Old 05-30-2005, 12:31 AM   #25
ringwraith
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And as I recall, Pat did not move from 2.2 to 2.4 as the default kernel until 2.5 was opened. This showed the kernel maintainers thought 2.4 was sufficiently stable to start a testing branch. Let's face it, the 2.6 situation is a confusing mess right now. There was even some talk for awhile that the kernel people would basically always be testing and they would leave it up to the distro people to package a stable kernel. This goes against what Pat has always tried to package, a vanilla non-distro specific kernel. But one thing is clear, the 2.6 kernel is still in a state of flux and is not likely to be ready for prime time any time soon. Obviously Pat isn't as conservative as Debian stable but he does want his product to be safe to run a server on.
 
Old 05-30-2005, 01:52 AM   #26
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Quote:
Originally posted by syg00
Mmmm - seems a few people are stuck in the old "paradigm".
Mmmmh ... seems a few people caught the "johny come lately"
virus ...


Quote:

2.6 is changing a *lot* - Andrew (Morton) seems to think he and the product maintainers can keep it under control.
Seems to have worked so far.
From my perspective, it is spectacularly *not* buggy.
Well - good for you is all I can say :)

From my personal experience I can only say the I
still strongly dislike 2.6, find it unpredictable at
times, and can't see the supposed performance
benefits. I'm forced to using it on one machine
because of the missing back-port of the cx2388
drivers in v4l, and the bloody thing is an adventure
with every upgrade it attempt.

2.4 hasn't given me trouble since what, 2.4.7? If it
wasn't for security fixes I'd still be on that old dog.

And I only moved away from 2.2 after 2.2.19 because
that's when I found 2.4 to be robust enough...



Cheers,
Tink
 
Old 05-30-2005, 02:14 AM   #27
Namaseit
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I don't generally find the 2.6 series to be too problematic. Upgrades from one revision to the next *are* flaky though. Things get changed so damn often that compiling a new kernel turns more into a crap shoot. One kernel version my harddrive is /dev/hda wham before I know it it's changed it to /dev/sda and I can't get a booting system. Took me 3 days to figure out why my laptop wouldn't boot and I only figured out cause I used SLAX which uses 2.6.11 kernel and automounts partitions in /mnt. Thats why I think I'm gonna just leave my desktop until there's some feature I can't live without that they add to it. Maybe Reiser4 support in default kernel might do it. Probably not though, 2.6.10 with cko3 patch already adds it.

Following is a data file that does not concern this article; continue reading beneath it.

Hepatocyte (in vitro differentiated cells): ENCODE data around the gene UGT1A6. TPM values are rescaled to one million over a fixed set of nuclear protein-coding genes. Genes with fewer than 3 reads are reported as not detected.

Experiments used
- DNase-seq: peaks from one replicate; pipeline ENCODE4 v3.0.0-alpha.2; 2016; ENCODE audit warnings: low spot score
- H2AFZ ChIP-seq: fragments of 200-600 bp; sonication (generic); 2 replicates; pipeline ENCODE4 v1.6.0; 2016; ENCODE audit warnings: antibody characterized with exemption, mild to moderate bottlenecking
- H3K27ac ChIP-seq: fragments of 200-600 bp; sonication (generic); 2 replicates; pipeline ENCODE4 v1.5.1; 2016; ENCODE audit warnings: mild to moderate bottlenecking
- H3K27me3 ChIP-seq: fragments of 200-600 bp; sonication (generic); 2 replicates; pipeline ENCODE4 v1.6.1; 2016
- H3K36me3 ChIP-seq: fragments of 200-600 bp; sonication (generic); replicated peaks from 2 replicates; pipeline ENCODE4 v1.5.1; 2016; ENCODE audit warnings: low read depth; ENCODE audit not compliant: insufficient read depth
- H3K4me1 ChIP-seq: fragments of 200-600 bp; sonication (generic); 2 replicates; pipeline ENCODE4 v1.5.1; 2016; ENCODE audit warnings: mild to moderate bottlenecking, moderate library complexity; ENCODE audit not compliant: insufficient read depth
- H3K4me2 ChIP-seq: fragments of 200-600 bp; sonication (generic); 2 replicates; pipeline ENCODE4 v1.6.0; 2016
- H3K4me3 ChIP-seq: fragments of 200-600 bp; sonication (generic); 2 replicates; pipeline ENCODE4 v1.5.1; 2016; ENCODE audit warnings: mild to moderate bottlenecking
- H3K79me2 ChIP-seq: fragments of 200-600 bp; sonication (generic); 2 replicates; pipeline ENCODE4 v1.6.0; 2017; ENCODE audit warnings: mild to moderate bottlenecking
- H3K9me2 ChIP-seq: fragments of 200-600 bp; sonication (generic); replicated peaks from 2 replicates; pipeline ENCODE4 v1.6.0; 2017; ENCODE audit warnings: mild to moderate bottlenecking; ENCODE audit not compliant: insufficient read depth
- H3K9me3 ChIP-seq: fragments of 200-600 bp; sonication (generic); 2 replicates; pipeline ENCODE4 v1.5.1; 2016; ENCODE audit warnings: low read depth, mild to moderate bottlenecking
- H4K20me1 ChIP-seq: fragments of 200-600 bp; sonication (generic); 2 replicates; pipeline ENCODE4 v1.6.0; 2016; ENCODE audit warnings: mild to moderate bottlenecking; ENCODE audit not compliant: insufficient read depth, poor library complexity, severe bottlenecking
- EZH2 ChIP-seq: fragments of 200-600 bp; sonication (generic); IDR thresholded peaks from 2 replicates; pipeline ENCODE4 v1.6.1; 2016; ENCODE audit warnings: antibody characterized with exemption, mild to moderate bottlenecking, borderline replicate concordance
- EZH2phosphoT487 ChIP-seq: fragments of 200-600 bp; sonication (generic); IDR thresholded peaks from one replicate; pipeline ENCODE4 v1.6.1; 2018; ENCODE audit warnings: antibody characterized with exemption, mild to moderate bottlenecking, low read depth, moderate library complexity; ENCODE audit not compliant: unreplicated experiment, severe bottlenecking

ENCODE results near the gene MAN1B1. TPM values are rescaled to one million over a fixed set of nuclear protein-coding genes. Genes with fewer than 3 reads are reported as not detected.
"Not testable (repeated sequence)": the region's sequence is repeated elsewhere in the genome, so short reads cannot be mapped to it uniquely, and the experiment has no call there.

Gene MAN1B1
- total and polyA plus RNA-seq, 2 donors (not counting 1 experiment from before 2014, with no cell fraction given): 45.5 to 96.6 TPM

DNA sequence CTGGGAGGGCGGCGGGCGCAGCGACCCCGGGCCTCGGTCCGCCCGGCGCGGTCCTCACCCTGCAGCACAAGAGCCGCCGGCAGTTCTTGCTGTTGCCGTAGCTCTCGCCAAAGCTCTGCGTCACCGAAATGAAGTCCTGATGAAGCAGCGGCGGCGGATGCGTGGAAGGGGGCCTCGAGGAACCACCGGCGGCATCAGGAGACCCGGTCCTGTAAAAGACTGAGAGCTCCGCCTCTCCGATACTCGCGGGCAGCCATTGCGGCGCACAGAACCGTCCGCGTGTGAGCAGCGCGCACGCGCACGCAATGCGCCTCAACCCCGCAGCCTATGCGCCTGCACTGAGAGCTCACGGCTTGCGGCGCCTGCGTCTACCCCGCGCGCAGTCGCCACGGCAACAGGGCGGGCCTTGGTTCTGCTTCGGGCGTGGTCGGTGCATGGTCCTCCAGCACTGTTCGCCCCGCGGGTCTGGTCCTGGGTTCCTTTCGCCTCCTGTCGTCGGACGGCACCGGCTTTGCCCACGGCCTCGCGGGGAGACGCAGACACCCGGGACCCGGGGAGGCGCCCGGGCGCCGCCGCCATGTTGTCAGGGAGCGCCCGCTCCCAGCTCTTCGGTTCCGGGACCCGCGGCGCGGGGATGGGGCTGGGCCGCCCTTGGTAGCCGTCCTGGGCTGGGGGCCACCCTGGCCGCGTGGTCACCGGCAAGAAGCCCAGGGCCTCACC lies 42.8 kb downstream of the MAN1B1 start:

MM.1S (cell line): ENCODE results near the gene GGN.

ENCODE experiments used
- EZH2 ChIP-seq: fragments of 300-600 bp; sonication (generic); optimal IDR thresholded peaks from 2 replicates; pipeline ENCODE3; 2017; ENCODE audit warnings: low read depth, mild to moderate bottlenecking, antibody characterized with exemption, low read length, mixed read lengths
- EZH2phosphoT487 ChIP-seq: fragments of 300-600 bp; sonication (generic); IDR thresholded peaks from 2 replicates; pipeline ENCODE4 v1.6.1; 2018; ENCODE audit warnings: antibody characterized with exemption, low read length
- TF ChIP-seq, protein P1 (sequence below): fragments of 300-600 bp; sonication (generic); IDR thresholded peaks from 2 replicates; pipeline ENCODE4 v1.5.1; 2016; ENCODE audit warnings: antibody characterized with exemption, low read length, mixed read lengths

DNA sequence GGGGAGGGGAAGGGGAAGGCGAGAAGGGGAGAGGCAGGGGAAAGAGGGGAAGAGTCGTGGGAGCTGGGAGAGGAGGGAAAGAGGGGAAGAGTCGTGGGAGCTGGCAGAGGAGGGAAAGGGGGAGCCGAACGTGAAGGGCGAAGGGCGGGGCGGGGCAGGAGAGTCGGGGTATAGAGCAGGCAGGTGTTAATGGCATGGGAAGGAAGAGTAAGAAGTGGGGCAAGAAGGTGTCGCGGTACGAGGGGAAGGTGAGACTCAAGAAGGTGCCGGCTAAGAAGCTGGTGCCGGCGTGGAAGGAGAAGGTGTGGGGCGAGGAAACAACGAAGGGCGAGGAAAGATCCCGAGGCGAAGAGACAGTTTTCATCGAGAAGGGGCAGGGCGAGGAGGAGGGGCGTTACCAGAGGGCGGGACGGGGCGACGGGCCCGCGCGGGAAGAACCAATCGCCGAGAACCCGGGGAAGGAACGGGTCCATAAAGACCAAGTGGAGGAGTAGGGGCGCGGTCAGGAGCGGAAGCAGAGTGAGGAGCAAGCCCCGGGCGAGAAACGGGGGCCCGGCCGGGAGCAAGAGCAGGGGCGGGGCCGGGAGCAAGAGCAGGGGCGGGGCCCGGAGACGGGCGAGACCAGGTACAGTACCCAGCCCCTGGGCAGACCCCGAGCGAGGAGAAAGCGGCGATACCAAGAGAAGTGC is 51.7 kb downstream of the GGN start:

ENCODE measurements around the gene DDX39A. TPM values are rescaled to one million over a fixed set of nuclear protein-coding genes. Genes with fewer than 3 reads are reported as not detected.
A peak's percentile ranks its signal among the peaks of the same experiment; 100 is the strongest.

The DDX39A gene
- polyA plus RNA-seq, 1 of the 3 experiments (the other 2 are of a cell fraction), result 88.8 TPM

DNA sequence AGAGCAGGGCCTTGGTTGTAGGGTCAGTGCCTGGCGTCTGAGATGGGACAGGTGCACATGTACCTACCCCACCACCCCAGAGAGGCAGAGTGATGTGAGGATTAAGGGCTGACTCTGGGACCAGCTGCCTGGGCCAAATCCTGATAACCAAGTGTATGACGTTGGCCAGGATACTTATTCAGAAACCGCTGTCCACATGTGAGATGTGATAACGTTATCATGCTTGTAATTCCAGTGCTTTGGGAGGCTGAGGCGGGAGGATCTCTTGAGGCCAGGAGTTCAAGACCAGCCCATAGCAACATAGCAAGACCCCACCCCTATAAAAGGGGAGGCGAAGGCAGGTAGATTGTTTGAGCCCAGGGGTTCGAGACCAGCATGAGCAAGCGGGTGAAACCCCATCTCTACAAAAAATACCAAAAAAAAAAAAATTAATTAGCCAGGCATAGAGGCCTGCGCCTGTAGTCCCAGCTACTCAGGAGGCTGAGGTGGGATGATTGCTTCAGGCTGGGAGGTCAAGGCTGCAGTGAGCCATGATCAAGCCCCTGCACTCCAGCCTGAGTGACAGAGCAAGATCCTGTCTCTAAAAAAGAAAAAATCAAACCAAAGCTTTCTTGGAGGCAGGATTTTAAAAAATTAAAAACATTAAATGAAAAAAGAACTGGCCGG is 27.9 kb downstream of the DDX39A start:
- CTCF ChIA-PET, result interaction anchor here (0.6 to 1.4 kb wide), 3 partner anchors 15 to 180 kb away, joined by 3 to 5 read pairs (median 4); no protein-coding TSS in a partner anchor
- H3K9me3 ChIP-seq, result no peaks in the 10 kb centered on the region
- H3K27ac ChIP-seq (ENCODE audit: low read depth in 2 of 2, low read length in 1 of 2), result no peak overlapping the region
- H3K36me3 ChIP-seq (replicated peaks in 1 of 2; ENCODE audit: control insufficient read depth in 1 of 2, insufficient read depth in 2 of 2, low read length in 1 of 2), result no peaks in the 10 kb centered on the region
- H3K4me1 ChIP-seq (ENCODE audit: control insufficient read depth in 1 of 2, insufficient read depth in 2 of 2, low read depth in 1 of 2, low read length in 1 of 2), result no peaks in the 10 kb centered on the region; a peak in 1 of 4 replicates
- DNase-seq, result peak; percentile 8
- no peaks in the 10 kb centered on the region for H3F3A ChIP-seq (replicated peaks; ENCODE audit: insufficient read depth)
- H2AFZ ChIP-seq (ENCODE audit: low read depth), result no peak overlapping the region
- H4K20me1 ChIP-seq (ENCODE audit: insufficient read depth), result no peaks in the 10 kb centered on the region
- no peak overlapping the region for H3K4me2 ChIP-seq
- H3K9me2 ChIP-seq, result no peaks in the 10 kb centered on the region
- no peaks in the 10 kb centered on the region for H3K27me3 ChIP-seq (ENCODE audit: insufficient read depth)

I will say that 2.6.11 in whole has been disappointing.
 
Old 05-30-2005, 02:52 AM   #28
syg00
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Quote:
Originally posted by Tinkster
Mmmmh ... seems a few people caught the "johny come lately"
virus ...
Now that's a tad harsh.
I was merely trying to point out that waiting for 2.6 to go "stable" ala 2.4/2.5 is a forlorn hope.
If and when 2.7 comes out it likely won't be the testing arm of 2.6, it'll be a new level.

Unless of course Linus decides to change things again.
Quote:
Originally posted by Namaseit
I will say that 2.6.11 in whole has been disappointing.
I tend to agree; that has been a bit of a problem child.

Last edited by syg00; 05-30-2005 at 05:50 AM.
 
Old 05-30-2005, 05:32 AM   #29
mjjzf
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Does anyone have any idea how things are likely to look if Pat V can't administer Slackware anymore?
 
Old 05-30-2005, 05:55 AM   #30
Namaseit
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I'm not sure exactly what would happen. Pat surely seems to be almost unreplaceable. If it was taken by the community everything would be crapped up by a bunch of idiots who want to turn it into every other distro. There could possibly be a successor but even still, Pat's a hard person to replace. His ideals that he puts into slackware are unique and his unwavering ability to do what no one else wants to but needs to be done is hard to find.

Such as stopping releasing gnome. Thats something not a lot of people would have done. But Pat recognized that there are other projects to tackle that beast and that his time would be better spent elsewhere. Keeping slackware so true to its roots after all these years is something a lot of people would be hard pressed to do. I think replacing Pat would have to be a gradual process. Where he possibly finds a successor and "phases" them into position slowly. Starting with them helping out on package releases and such.

I just don't know though. Pat is very much a one in a million person.


EDIT:

Oh and btw I believe Linus said that there was not going to be a 2.7 branch split in the near future. Thats the reason for the whole 2.6.x.y numbering now. They added another minor number set to signify testing branch. The developement model changed to suit the changing needs of the kernel. People weren't wanting to feature freeze the 2.6 series just yet because it still has so much potential. I don't know what they'll do after the 2.6 series. Maybe we'll have a brief 2.7 release and hit 2.8. I don't know. It's up to Linus. For right now though things seem to be going to stay this way for a little while.

Last edited by Namaseit; 05-30-2005 at 06:01 AM.